NNSL Photo/Graphic

Home page text size buttonsbigger textsmall textText size Email this articleE-mail this page

Stretching out a tradition
Time and effort put into moosehide tanning

Mark Rieder
Northern News Services
Thursday, August 13, 2015

Spectators at the Western Arctic Visitor Centre got a lesson in tanning during a presentation on how to cure moosehide under a sunny sky on Aug. 9.

NNSL photo/graphic

Sharon Anderson, left, and Cindy Bower scrape a moosehide during an event organized by Western Arctic Tourism and Parks at the visitor centre on Aug. 9. - Mark Rieder/NNSL photo

Donald Prince, originally from Fort St. John, instructed an eager audience of up to 25 people on the rapidly vanishing craft.

He said the trick to making the perfect hide is in the consistency of the work done.

"The scraping is the most crucial part, you have to do it evenly," he said.

After soaking the hide, typically in an acid wash, the hair can be removed. Prince said many people use lye to help soften the hair.

The hair can then be used for moose hair tufting, where individual hairs are woven into fabric in designs.

The result is a three-dimensional work of art that has a smooth textured feel.

The craft of moosehide tanning is becoming a rare art because of the time, effort and many steps required to do it correctly.

"It's not a one-hour thing. It's not a one-day thing. It's a process," he said, adding that it can a couple of weeks to complete if it is worked on for eight hours a day under warm, dry conditions.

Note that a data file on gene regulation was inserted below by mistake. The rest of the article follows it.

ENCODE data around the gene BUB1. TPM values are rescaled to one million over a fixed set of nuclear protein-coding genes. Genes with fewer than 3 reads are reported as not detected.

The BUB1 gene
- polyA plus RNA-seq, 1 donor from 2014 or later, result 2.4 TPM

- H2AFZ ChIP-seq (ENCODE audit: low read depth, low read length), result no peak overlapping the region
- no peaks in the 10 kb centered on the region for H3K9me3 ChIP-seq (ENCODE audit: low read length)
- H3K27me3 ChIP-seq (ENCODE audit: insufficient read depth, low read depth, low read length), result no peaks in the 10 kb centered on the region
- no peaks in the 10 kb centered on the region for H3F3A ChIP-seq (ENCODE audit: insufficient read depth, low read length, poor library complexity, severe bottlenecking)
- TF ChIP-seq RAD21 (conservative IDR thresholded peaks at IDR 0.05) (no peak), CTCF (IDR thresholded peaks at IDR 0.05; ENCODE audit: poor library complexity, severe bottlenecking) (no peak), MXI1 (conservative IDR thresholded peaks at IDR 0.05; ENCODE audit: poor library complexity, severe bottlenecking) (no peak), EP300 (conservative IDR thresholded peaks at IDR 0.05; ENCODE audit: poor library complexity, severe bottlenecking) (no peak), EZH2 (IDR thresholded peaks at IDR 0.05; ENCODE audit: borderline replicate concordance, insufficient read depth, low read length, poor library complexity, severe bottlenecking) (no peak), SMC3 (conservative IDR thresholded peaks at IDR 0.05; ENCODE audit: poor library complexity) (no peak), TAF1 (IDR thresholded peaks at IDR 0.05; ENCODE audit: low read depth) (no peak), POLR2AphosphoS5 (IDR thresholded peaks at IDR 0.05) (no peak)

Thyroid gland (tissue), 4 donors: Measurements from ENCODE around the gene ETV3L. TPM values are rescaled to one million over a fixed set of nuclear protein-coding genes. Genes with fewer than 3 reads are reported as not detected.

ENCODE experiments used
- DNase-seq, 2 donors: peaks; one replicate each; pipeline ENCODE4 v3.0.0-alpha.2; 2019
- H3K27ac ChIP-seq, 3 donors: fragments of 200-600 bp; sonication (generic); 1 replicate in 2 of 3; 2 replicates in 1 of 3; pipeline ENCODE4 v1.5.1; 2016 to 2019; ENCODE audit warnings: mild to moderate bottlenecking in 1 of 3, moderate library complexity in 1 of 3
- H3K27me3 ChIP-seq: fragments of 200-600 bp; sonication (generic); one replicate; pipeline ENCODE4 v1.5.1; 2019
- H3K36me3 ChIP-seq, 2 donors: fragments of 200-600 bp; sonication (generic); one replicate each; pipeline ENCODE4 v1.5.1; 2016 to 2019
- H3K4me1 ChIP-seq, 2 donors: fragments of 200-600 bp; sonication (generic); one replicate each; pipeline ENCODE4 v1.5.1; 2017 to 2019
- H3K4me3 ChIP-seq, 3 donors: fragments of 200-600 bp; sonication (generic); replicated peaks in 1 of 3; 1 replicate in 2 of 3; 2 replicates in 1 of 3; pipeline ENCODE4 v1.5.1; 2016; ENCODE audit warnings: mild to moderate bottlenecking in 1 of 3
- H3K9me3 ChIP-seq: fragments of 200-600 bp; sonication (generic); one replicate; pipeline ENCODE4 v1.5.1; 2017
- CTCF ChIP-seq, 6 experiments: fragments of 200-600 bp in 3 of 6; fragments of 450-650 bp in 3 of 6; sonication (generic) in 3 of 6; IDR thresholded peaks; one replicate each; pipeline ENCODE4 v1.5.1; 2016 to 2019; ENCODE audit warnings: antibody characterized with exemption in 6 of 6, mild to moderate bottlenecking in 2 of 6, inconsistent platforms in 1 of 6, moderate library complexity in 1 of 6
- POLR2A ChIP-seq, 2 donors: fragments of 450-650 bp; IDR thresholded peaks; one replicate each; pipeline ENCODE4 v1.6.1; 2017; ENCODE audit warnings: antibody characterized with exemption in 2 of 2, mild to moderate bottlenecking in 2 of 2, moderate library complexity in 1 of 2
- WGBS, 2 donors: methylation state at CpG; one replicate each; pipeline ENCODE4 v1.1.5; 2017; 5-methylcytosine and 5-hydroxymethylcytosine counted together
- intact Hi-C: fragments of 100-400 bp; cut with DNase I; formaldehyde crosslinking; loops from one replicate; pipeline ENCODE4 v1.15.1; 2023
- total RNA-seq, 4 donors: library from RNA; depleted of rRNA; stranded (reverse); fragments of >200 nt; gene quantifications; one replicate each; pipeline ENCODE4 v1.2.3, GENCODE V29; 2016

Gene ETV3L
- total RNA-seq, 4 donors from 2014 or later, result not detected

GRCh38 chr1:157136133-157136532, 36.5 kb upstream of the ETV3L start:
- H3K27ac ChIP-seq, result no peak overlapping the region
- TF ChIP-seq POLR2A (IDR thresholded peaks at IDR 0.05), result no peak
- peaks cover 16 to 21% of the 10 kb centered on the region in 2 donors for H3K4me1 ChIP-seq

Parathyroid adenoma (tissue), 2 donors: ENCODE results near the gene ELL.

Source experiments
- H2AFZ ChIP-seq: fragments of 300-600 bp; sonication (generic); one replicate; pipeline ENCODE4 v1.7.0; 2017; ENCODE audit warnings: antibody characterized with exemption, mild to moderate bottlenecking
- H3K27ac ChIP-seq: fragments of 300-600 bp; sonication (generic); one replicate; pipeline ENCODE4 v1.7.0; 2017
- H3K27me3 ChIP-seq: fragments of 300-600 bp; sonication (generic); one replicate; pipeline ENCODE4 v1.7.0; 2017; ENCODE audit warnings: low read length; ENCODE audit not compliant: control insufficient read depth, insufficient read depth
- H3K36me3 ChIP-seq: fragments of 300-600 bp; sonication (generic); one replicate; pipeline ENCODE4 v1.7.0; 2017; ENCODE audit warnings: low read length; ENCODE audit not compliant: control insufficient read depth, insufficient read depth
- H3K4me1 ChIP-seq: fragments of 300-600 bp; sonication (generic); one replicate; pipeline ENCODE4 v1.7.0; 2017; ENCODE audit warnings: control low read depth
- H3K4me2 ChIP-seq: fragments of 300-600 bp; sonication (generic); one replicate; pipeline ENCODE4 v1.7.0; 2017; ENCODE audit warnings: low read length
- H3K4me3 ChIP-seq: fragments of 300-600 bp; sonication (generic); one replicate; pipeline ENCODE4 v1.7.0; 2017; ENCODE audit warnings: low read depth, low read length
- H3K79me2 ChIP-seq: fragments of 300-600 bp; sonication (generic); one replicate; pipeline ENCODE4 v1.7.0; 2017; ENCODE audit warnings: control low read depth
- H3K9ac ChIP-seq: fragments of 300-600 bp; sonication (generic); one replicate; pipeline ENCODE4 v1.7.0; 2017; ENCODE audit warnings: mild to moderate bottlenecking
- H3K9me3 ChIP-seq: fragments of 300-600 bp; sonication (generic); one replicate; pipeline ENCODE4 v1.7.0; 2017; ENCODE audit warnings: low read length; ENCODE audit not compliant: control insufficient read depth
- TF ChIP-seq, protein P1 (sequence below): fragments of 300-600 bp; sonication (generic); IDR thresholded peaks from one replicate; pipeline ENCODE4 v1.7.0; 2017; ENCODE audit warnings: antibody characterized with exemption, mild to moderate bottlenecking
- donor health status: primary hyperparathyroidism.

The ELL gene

"You try to make it one uniform thickness all the way through. By doing that you can get it to the next stage where you soak it, wring it through, smoke it, dry it out, soften it up and smoke it again," said Prince.

"The smoke makes a chemical reaction in there and what happens is it combines with the other chemicals in the hide and it'll stay soft."

That step is important in making the hide resistant to age and moisture.

"What you're doing when you smoke it, is preserving it. You're making it stronger, waterproofing it. Those kinds of things," said Prince.

Although he uses linseed oil to help in the curing process, in the tradition of never wasting any part of the animal, there are other materials that will do the same job.

"Moose brain has a lot of oil in it and it goes into the hide," said Prince.

His passion for teaching people comes from his father, who used to tell him that sharing knowledge is a way to honour those who taught him.

"My father told me, 'If you know something, unless you pass it on, it's useless,'" Prince said.

There was no shortage of people willing to try their hand at scraping the small patches of leftover hair from the hide he had stretched out on a frame.

E-mailWe welcome your opinions. Click here to e-mail a letter to the editor.